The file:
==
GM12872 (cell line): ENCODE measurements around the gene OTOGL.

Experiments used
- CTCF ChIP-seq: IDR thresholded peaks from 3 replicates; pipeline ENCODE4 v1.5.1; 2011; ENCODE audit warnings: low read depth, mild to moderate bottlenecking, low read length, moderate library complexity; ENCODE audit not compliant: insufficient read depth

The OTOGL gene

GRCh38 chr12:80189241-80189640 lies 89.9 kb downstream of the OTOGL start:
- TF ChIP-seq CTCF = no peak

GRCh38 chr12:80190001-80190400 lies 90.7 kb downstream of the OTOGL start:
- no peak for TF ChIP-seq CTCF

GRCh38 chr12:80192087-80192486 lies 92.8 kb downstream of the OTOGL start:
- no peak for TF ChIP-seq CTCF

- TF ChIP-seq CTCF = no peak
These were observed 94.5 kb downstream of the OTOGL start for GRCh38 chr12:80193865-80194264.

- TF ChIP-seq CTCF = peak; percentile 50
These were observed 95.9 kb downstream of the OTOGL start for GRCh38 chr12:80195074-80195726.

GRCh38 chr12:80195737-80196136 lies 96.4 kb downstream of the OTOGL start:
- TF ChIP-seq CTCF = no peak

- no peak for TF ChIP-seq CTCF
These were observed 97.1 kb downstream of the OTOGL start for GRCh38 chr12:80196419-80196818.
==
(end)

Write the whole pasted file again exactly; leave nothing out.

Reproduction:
GM12872 (cell line): ENCODE measurements around the gene OTOGL.

Experiments used
- CTCF ChIP-seq: IDR thresholded peaks from 3 replicates; pipeline ENCODE4 v1.5.1; 2011; ENCODE audit warnings: low read depth, mild to moderate bottlenecking, low read length, moderate library complexity; ENCODE audit not compliant: insufficient read depth

The OTOGL gene

GRCh38 chr12:80189241-80189640 lies 89.9 kb downstream of the OTOGL start:
- TF ChIP-seq CTCF = no peak

GRCh38 chr12:80190001-80190400 lies 90.7 kb downstream of the OTOGL start:
- no peak for TF ChIP-seq CTCF

GRCh38 chr12:80192087-80192486 lies 92.8 kb downstream of the OTOGL start:
- no peak for TF ChIP-seq CTCF

- TF ChIP-seq CTCF = no peak
These were observed 94.5 kb downstream of the OTOGL start for GRCh38 chr12:80193865-80194264.

- TF ChIP-seq CTCF = peak; percentile 50
These were observed 95.9 kb downstream of the OTOGL start for GRCh38 chr12:80195074-80195726.

GRCh38 chr12:80195737-80196136 lies 96.4 kb downstream of the OTOGL start:
- TF ChIP-seq CTCF = no peak

- no peak for TF ChIP-seq CTCF
These were observed 97.1 kb downstream of the OTOGL start for GRCh38 chr12:80196419-80196818.